Maybe it’s just a pragmatic fear of being overwhelmed in that way that holds some academics back. That’s not the general impression I get from the derisive way some of my colleagues still talk about Twitter or blogs, though: for them, the lack of engagement does seem to bespeak contempt, disbelief that there could be any merit in spending one’s time with such frivolity. (How they don’t realize the implicit insult to me when they say such things baffles me! Do they think I’m an idiot, then, to bother with all this?) Then there are those who overestimate the technical effort involved, or who don’t know about basic tools like Google Reader that simplify the process of sorting through multiple sources. There’s also simple inertia: people have a certain way of doing things, a certain workflow, a certain relationship to their reading and their computers.
Whatever the inhibitions or prejudices involved, I think they all hint at an unfortunate lack of intellectual curiosity. Like Mewburn, “I can understand not writing a blog” (in fact, I’m on record saying I really don’t think every academic should blog), but I can’t understand not exploring the world of blogs (academic or otherwise) if only to find out if one’s skepticism is justified, or not signing up for Twitter for a while to find out how a well-curated community there might complement or even enhance one’s other professional (or personal, or intellectual) exchanges.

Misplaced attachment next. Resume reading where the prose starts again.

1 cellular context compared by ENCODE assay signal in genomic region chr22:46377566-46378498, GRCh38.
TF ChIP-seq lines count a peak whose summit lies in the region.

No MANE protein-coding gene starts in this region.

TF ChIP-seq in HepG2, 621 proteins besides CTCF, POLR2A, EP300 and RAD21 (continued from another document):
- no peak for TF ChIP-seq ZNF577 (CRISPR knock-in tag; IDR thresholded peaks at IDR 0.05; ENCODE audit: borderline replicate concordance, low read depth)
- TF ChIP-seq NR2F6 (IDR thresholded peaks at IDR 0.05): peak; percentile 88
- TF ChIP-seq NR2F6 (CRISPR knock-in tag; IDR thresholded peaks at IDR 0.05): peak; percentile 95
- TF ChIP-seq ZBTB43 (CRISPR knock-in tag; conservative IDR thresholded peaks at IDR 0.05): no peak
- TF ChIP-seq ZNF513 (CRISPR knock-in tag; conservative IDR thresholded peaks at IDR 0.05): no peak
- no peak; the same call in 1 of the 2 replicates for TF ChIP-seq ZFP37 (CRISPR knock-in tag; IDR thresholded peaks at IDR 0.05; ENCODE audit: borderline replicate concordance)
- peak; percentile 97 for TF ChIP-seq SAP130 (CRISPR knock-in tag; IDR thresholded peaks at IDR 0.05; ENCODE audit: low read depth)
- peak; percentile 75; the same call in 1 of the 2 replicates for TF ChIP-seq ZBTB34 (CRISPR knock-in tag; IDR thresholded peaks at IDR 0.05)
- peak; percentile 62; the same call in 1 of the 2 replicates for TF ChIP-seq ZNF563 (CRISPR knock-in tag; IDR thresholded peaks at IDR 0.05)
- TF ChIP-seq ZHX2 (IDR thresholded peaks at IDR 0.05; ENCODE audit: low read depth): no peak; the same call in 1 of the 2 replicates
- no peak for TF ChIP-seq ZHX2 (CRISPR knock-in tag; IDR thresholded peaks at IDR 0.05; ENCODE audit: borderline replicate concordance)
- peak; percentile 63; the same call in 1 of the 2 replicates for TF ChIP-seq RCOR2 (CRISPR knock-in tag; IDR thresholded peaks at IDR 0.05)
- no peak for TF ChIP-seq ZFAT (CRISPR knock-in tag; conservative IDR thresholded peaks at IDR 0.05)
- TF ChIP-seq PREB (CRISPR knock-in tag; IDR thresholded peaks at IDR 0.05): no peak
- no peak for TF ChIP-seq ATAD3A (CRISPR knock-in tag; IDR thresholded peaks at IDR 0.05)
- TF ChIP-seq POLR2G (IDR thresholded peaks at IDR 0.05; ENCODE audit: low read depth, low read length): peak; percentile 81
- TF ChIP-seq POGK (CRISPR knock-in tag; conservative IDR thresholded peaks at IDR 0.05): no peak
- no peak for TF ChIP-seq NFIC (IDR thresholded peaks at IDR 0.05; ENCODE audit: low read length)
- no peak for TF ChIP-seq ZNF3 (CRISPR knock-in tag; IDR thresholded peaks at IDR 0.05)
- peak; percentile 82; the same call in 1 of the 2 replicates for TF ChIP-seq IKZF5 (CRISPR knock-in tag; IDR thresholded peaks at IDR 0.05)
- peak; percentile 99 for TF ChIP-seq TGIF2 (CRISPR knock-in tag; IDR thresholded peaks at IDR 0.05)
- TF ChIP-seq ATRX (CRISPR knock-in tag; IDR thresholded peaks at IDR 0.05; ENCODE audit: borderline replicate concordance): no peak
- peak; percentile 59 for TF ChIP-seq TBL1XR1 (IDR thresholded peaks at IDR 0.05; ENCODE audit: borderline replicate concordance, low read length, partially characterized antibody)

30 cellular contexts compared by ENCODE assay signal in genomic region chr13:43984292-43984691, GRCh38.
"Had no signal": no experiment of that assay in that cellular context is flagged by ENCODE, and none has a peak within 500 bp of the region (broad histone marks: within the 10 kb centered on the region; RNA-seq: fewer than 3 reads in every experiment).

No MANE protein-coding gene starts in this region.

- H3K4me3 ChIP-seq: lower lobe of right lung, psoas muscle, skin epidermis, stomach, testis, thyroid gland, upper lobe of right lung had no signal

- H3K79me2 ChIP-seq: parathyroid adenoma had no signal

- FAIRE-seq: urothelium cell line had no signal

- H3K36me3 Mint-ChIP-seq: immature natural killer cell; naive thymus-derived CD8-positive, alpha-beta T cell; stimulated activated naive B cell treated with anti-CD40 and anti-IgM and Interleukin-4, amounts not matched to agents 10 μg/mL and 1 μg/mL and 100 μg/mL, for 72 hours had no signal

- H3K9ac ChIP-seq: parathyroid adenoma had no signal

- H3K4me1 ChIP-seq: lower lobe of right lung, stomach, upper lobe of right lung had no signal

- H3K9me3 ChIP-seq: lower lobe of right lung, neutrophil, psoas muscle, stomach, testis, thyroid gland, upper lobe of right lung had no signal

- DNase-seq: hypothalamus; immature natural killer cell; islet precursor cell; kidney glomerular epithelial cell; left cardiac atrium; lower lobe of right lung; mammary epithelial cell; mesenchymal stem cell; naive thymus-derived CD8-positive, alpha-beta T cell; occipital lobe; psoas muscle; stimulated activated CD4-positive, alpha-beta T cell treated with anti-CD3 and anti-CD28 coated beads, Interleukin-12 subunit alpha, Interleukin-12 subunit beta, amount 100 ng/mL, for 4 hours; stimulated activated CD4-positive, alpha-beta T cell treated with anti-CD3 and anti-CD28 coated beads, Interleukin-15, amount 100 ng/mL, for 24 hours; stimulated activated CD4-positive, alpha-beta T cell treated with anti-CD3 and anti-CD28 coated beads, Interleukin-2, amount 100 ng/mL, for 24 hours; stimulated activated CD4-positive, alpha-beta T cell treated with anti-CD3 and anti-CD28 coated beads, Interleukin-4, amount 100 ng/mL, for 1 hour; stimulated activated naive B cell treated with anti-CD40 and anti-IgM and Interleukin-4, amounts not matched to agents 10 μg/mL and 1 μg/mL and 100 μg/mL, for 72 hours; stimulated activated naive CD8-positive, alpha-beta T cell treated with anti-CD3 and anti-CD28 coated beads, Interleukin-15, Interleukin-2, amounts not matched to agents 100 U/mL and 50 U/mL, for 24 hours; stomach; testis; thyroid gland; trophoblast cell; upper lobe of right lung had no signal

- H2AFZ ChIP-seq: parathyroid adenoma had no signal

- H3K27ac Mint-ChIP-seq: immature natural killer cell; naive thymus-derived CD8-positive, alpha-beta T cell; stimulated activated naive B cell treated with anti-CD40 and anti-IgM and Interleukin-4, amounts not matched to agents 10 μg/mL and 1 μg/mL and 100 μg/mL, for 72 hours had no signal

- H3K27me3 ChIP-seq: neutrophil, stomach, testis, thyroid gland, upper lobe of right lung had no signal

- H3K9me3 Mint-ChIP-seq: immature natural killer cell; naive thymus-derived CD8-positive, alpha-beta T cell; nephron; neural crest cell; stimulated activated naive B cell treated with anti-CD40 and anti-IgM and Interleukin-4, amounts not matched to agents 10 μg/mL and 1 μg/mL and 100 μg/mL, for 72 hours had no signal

Some support for my conviction that there’s plenty (indeed, too much) worth reading online comes from something else I read online today (thanks to a link I followed from Twitter), an essay by Robert Cottrell, editor of The Browser. Here’s how he describes his job:
I read all day. Were it not for the demands of sleep and family life, I would read all night. My aim is to find all the writing worth reading on the internet, and to recommend the five or six best pieces each day on my website, the Browser.
Here’s Cottrell’s general conclusion:
The amount of good writing freely available online far exceeds what even the most dedicated consumer might have hoped to encounter a generation ago within the limits of printed media.